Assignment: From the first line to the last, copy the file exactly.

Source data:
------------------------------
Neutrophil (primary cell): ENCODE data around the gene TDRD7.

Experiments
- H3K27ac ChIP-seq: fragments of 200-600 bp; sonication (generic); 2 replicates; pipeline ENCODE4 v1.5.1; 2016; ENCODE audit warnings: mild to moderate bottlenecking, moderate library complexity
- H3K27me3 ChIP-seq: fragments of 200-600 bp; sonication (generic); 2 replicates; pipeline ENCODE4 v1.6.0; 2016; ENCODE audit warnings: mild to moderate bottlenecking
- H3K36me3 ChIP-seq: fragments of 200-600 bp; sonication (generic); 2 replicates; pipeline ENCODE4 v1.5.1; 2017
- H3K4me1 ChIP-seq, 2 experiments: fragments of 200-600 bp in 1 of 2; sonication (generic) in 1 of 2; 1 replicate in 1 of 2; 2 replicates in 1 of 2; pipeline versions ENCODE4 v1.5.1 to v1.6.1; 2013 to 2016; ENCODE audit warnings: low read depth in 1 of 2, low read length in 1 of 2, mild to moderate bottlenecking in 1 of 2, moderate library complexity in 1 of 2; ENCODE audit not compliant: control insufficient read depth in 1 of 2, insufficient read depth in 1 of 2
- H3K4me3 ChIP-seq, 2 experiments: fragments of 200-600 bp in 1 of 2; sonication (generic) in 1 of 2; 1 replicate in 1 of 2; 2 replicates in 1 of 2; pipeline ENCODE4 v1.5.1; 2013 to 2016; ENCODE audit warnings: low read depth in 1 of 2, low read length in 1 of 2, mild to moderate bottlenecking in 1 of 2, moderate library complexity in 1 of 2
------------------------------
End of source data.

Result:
Neutrophil (primary cell): ENCODE data around the gene TDRD7.

Experiments
- H3K27ac ChIP-seq: fragments of 200-600 bp; sonication (generic); 2 replicates; pipeline ENCODE4 v1.5.1; 2016; ENCODE audit warnings: mild to moderate bottlenecking, moderate library complexity
- H3K27me3 ChIP-seq: fragments of 200-600 bp; sonication (generic); 2 replicates; pipeline ENCODE4 v1.6.0; 2016; ENCODE audit warnings: mild to moderate bottlenecking
- H3K36me3 ChIP-seq: fragments of 200-600 bp; sonication (generic); 2 replicates; pipeline ENCODE4 v1.5.1; 2017
- H3K4me1 ChIP-seq, 2 experiments: fragments of 200-600 bp in 1 of 2; sonication (generic) in 1 of 2; 1 replicate in 1 of 2; 2 replicates in 1 of 2; pipeline versions ENCODE4 v1.5.1 to v1.6.1; 2013 to 2016; ENCODE audit warnings: low read depth in 1 of 2, low read length in 1 of 2, mild to moderate bottlenecking in 1 of 2, moderate library complexity in 1 of 2; ENCODE audit not compliant: control insufficient read depth in 1 of 2, insufficient read depth in 1 of 2
- H3K4me3 ChIP-seq, 2 experiments: fragments of 200-600 bp in 1 of 2; sonication (generic) in 1 of 2; 1 replicate in 1 of 2; 2 replicates in 1 of 2; pipeline ENCODE4 v1.5.1; 2013 to 2016; ENCODE audit warnings: low read depth in 1 of 2, low read length in 1 of 2, mild to moderate bottlenecking in 1 of 2, moderate library complexity in 1 of 2